Apply vendor recommended patch updates released within the last few days
Until last Friday I was not familiar with Apache Log4j but I have learned that it makes use of Java Naming and Directory Interface (JNDI) to distribute java applications to lookup services in an abstract, resource-dependent way. The issue is that JNDI was built for efficiency and with minimal security measures in place. This means that Log4j's JNDI support allows unauthenticated remote code execution, and it is triggered when a specially crafted string provided by the attacker through a variety of different input vectors is parsed and processed by the Log4j 2 vulnerable component.
Microsoft blogged that they observed a bulk of website fingerprint for vulnerable sites using this string
CloudFlare blogged that they see an increase in vulnerable server reconnaissance using this string
followed by a browser specific attack
The one that surprised me the most is the non-encrypted request to port 443 (which is supposed to be secure) and they were successful.
So now that we know it is actively being exploited in the wild what can we do to secure ourselves?
- Upgrade Apache Log4j to version 2.16.0 or higher published on December 13 2021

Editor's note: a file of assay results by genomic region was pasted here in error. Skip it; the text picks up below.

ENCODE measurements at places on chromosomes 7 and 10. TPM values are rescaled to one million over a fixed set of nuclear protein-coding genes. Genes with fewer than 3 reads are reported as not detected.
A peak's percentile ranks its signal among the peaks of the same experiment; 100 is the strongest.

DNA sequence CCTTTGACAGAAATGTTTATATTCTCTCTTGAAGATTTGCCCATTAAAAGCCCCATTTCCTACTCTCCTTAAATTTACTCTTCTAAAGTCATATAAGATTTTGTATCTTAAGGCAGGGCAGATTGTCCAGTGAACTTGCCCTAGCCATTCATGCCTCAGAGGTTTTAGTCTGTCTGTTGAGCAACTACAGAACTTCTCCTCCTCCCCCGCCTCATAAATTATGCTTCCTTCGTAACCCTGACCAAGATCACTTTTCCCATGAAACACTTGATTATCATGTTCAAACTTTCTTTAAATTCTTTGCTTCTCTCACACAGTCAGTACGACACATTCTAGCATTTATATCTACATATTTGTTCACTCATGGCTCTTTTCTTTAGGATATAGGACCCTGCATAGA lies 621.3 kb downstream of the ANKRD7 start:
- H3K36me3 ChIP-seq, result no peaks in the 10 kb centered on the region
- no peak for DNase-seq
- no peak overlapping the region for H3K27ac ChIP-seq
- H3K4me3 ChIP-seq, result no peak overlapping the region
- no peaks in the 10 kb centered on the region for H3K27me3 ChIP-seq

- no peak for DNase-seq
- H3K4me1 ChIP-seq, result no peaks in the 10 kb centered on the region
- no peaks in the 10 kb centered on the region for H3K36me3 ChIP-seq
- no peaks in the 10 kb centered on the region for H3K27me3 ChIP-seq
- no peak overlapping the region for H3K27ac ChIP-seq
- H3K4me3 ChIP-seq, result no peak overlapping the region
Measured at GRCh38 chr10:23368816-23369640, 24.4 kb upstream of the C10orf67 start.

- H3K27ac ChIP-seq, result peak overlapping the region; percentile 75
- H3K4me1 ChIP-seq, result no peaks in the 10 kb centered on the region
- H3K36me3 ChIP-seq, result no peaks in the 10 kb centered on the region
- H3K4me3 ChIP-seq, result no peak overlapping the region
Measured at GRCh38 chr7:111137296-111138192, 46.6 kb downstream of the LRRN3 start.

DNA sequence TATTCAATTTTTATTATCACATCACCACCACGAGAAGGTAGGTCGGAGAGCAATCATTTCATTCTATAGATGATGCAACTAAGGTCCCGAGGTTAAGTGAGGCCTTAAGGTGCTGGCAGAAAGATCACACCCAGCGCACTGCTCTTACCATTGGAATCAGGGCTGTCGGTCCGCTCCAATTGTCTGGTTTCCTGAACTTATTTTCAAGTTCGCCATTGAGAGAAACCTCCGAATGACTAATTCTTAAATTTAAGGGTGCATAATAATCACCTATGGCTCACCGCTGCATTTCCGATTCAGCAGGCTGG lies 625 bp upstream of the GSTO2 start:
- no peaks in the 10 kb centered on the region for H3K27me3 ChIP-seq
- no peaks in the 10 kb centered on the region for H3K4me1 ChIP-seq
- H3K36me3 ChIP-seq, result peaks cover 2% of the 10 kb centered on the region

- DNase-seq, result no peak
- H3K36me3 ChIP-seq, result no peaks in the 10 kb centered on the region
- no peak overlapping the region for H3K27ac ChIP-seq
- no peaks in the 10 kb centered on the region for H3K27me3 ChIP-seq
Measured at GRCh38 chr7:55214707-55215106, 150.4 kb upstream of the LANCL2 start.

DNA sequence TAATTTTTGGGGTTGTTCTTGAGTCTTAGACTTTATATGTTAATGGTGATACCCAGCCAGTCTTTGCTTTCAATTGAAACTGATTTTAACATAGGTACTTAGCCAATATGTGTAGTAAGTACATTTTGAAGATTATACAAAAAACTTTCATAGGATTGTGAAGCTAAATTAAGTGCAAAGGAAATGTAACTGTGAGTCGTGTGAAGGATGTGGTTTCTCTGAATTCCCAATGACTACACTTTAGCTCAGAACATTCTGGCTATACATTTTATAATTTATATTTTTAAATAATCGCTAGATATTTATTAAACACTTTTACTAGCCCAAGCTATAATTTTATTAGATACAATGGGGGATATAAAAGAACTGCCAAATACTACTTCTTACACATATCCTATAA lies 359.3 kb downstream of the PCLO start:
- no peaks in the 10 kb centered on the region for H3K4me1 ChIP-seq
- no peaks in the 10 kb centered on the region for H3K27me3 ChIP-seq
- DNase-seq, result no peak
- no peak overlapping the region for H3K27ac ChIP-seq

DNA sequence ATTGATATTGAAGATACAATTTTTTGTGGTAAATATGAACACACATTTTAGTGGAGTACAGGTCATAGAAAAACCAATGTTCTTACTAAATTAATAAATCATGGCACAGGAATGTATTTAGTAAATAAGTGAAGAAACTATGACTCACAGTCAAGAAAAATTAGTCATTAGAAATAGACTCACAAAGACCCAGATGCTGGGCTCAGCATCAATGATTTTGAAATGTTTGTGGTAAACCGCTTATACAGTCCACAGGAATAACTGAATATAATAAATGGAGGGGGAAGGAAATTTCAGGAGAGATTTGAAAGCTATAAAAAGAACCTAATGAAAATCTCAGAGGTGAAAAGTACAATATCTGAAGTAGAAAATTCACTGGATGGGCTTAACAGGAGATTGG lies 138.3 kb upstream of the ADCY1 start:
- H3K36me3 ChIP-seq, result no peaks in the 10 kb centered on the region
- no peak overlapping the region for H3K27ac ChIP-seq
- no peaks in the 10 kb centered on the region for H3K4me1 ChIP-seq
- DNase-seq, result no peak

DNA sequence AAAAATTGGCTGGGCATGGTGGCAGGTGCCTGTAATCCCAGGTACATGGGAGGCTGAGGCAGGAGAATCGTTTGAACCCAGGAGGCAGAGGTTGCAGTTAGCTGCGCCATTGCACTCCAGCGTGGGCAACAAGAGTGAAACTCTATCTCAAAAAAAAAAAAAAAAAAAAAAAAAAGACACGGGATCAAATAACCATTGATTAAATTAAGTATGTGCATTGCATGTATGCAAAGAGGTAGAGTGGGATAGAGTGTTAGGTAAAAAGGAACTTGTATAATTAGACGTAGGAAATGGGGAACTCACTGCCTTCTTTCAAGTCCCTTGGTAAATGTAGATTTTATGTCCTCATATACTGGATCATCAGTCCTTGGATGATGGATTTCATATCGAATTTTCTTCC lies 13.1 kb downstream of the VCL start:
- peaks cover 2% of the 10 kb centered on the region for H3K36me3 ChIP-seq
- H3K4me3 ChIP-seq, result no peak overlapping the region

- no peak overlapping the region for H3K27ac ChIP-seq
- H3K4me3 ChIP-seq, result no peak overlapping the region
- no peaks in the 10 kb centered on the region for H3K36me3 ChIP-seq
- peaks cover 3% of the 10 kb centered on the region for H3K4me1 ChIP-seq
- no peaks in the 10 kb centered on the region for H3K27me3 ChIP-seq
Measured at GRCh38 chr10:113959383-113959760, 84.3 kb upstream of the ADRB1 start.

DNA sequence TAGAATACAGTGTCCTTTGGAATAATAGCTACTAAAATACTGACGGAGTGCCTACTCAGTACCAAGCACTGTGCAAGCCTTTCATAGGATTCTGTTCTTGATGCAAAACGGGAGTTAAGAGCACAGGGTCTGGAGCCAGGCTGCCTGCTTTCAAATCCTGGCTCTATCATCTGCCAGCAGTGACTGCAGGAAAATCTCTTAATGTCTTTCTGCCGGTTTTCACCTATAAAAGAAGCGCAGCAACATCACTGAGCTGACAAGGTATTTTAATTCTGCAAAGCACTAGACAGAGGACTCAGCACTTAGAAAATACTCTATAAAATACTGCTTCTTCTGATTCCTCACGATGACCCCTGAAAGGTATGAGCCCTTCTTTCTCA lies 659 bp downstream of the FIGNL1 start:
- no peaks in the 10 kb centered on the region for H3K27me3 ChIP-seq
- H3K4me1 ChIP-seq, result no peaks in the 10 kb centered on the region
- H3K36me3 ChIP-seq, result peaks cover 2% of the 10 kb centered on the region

If you cannot upgrade to version 2.16.0 or higher, implement these options
- For >=2.10, set system property log4j2.formatMsgNoLookups to true.
- For >=2.10, set environment variable LOG4J_FORMAT_MSG_NO_LOOKUPS to true.
- For 2.0-beta9 to 2.10.0, remove JndiLookup.class from class path: zip -q -d log4j-core-*.jar org/apache/logging/log4j/core/lookup/JndiLookup.class.
- Disable JNDI, Set up spring.jndi.ignore=true
- Disable JNDI lookup, Set up log4j2.formatMsgNoLookups=true
2. Install a Web Application Firewall (WAF) to block malicious inbound requests
3. Block executable files from running unless they meet a prevalence, age, or trusted list criterion
4. Update your firewall signatures, most vendors have release critical updates within the last 48 hours
5. Some application vendors are also releasing critical patches so update your application
TrendMicro published a list of Indicator of Compromise that you can use to scan your environment.
Use Splunk guidance on how to search for it in your environment